03 Apr ‘Investors in dark’ over bid to carve up Katies, Rivers owner
Private equity giant Anchorage Capital Partners has lobbed a $100 million bid to carve up troubled retailer Specialty Fashion Group, but one investor says shareholders have no way of knowing if it is a good deal or not.
The company behind the Millers, Katies and Rivers chains has until Friday to decide whether or not to accept Anchorage’s cash offer for the City Chic and Autograph brands.
The two plus-size brands are seen as the diamonds in the rough of Specialty Fashion’s business, which has run up heavy losses in recent years and is in the process of closing about 300 of its 1000 stores across Australia.
But Specialty Fashion, which is running a review on the future of its business and has received interest from other suitors, warned it may not have time to decide on Anchorage’s offer.
“There are a range of outstanding issues that are yet to be agreed with Anchorage and the offer is subject to a number of conditions,” the company said in a statement on Tuesday.
“Given this, the [independent review committee] does not believe that agreement will be reached within the required time-frame within the offer.”
A spokeswoman for Specialty Fashion could not say what the “outstanding issues” and conditions were.
Sandon Capital managing director Gabriel Radzyminski, whose fund owns about 3 per cent of Specialty Fashion, said shareholders could not assess Anchorage’s offer properly because the company did not report earnings from each of its brands separately.
“Without the benefit of divisional earnings breakdown it’s very hard to put the announcement into context,” Mr Radzyminski said.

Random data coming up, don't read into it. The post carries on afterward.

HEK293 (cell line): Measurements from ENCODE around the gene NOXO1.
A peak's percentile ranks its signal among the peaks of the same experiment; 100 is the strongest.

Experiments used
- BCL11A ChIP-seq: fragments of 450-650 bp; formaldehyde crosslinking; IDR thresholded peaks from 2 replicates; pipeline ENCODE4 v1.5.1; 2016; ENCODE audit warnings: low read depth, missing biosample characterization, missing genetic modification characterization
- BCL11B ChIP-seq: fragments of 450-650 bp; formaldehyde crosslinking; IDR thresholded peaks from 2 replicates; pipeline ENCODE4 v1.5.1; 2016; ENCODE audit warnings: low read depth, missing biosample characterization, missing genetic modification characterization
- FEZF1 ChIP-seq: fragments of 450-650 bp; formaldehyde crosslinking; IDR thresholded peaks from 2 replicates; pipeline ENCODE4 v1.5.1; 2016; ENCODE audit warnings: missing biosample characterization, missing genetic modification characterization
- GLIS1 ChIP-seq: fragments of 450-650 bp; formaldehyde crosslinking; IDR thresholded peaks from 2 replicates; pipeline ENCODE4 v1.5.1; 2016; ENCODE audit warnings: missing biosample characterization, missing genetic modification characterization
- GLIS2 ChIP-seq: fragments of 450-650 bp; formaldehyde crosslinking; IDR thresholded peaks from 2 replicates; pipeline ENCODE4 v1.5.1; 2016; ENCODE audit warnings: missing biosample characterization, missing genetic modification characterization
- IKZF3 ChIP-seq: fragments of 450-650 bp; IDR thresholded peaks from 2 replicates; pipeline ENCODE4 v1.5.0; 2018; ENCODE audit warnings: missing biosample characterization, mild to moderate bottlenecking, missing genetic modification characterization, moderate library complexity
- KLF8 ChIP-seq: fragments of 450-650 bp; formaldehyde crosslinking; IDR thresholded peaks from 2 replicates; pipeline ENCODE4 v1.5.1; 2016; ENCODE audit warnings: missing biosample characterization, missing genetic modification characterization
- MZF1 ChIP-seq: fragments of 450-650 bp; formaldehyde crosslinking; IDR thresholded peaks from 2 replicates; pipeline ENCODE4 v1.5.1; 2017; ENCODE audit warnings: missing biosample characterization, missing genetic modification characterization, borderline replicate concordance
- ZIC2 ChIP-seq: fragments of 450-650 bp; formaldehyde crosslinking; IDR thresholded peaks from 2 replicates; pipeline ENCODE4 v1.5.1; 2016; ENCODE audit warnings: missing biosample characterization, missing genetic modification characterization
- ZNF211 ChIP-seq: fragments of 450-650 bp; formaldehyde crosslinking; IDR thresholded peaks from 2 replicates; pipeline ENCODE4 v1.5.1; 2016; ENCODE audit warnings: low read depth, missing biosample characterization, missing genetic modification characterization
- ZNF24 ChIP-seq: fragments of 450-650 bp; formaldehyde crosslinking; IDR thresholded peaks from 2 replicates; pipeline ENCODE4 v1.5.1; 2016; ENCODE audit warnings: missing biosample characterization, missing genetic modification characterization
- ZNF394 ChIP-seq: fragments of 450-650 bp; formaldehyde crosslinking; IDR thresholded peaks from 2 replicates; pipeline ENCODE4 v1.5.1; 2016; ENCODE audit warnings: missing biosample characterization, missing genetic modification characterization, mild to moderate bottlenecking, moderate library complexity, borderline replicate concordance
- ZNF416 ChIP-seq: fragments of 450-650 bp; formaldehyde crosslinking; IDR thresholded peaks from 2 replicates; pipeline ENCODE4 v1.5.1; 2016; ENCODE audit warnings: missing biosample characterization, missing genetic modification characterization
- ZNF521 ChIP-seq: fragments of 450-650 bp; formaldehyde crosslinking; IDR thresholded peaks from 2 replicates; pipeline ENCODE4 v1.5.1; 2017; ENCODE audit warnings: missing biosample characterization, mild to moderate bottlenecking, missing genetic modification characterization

“Irrespective of whether this is a good price or not, it clearly demonstrates there is value within Specialty Fashion.”
Sandon believes Specialty Fashion’s fortunes can be revived and has been calling for a capital raising to secure its balance sheet rather than a sale at a knock-down price.
Specialty Fashion said it had received a number of other confidential, non-binding offers for both the entire group and for some of its chains.
One of those offers is from a consortium that includes former chief executive Gary Perlstein, who announced his resignation in November when the company discovered he was working on a takeover offer.
Other offers are reportedly from fellow retailer Noni B, and the private equity firms Crescent Capital and Allegro.
Despite Specialty Fashion talking the deal down on Tuesday, news of the offer put a rocket under the group’s shares, which closed up 22.5 per cent at 43¢.
Shares have been in the doldrums amid falling sales and profit, tumbling from highs of $1.23 in early 2013 to as low as 11¢ in December. But talk of a takeover has breathed life into the stock.
Anchorage’s $100 million offer for City Chic and Autograph is higher than Specialty Fashion’s $68.2 million market value at the close of trading last week.
Specialty Fashion on Tuesday said it was considering “all options to improve shareholder value” which included selling all or part of its portfolio, and undergoing a capital raising.
“Shareholders should note that there is no certainty that any proposal will result in a binding transaction,” the company said.
Cotton On founder Nigel Austin’s private company NAAR is Specialty Fashion’s biggest shareholder with 20.2 per cent of the group’s stock. Mr Perlstein owns 9.3 per cent and co-founder Ian Miller holds 8.7 per cent.
Specialty Fashion has been in play for over a year, with Al Alfia Holdings – the Qatari Royal Family-controlled group which owns the iconic London department store Harrods – making a $135 million bid in February 2017 at 70¢ a share.
That deal collapsed because of probate issues caused by the death of Sheikh Khalifa bin Hamad al-Thani, the father of Al Alfia’s sole shareholder.
Specialty Fashion ran at an after-tax loss of $8.8 million last year, a $2.1 million loss in 2016 and a $4.4 million loss in 2015.
It appointed former Myer deputy CEO Daniel Bracken as its CEO in February.
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Author: Patrick Hatch
Published: April 3, 2018
Source: The Sydney Morning Herald